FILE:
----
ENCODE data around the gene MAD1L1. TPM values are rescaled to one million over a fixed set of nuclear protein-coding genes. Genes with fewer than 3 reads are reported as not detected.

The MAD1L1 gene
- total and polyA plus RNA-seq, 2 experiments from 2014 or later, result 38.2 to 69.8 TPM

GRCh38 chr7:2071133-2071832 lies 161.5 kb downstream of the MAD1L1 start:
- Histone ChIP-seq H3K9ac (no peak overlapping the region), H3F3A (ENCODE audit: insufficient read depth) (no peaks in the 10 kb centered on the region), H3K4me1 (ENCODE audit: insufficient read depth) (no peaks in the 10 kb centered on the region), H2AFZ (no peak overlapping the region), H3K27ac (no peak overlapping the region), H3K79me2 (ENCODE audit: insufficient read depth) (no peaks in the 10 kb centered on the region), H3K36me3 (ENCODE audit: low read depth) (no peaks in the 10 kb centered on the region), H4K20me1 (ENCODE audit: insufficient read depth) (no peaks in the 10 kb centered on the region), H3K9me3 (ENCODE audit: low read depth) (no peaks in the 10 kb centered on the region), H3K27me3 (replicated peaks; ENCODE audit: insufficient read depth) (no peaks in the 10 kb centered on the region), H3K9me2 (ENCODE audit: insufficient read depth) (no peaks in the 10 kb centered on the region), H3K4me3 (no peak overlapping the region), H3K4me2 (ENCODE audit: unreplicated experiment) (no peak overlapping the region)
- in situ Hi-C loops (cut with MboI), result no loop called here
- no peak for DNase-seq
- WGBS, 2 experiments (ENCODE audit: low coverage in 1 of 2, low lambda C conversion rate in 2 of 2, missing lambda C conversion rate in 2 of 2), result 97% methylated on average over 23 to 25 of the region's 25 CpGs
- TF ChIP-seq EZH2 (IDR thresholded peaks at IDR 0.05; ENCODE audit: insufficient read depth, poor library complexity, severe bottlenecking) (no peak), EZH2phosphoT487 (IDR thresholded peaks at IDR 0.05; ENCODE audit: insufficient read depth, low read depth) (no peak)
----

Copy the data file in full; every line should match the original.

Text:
ENCODE data around the gene MAD1L1. TPM values are rescaled to one million over a fixed set of nuclear protein-coding genes. Genes with fewer than 3 reads are reported as not detected.

The MAD1L1 gene
- total and polyA plus RNA-seq, 2 experiments from 2014 or later, result 38.2 to 69.8 TPM

GRCh38 chr7:2071133-2071832 lies 161.5 kb downstream of the MAD1L1 start:
- Histone ChIP-seq H3K9ac (no peak overlapping the region), H3F3A (ENCODE audit: insufficient read depth) (no peaks in the 10 kb centered on the region), H3K4me1 (ENCODE audit: insufficient read depth) (no peaks in the 10 kb centered on the region), H2AFZ (no peak overlapping the region), H3K27ac (no peak overlapping the region), H3K79me2 (ENCODE audit: insufficient read depth) (no peaks in the 10 kb centered on the region), H3K36me3 (ENCODE audit: low read depth) (no peaks in the 10 kb centered on the region), H4K20me1 (ENCODE audit: insufficient read depth) (no peaks in the 10 kb centered on the region), H3K9me3 (ENCODE audit: low read depth) (no peaks in the 10 kb centered on the region), H3K27me3 (replicated peaks; ENCODE audit: insufficient read depth) (no peaks in the 10 kb centered on the region), H3K9me2 (ENCODE audit: insufficient read depth) (no peaks in the 10 kb centered on the region), H3K4me3 (no peak overlapping the region), H3K4me2 (ENCODE audit: unreplicated experiment) (no peak overlapping the region)
- in situ Hi-C loops (cut with MboI), result no loop called here
- no peak for DNase-seq
- WGBS, 2 experiments (ENCODE audit: low coverage in 1 of 2, low lambda C conversion rate in 2 of 2, missing lambda C conversion rate in 2 of 2), result 97% methylated on average over 23 to 25 of the region's 25 CpGs
- TF ChIP-seq EZH2 (IDR thresholded peaks at IDR 0.05; ENCODE audit: insufficient read depth, poor library complexity, severe bottlenecking) (no peak), EZH2phosphoT487 (IDR thresholded peaks at IDR 0.05; ENCODE audit: insufficient read depth, low read depth) (no peak)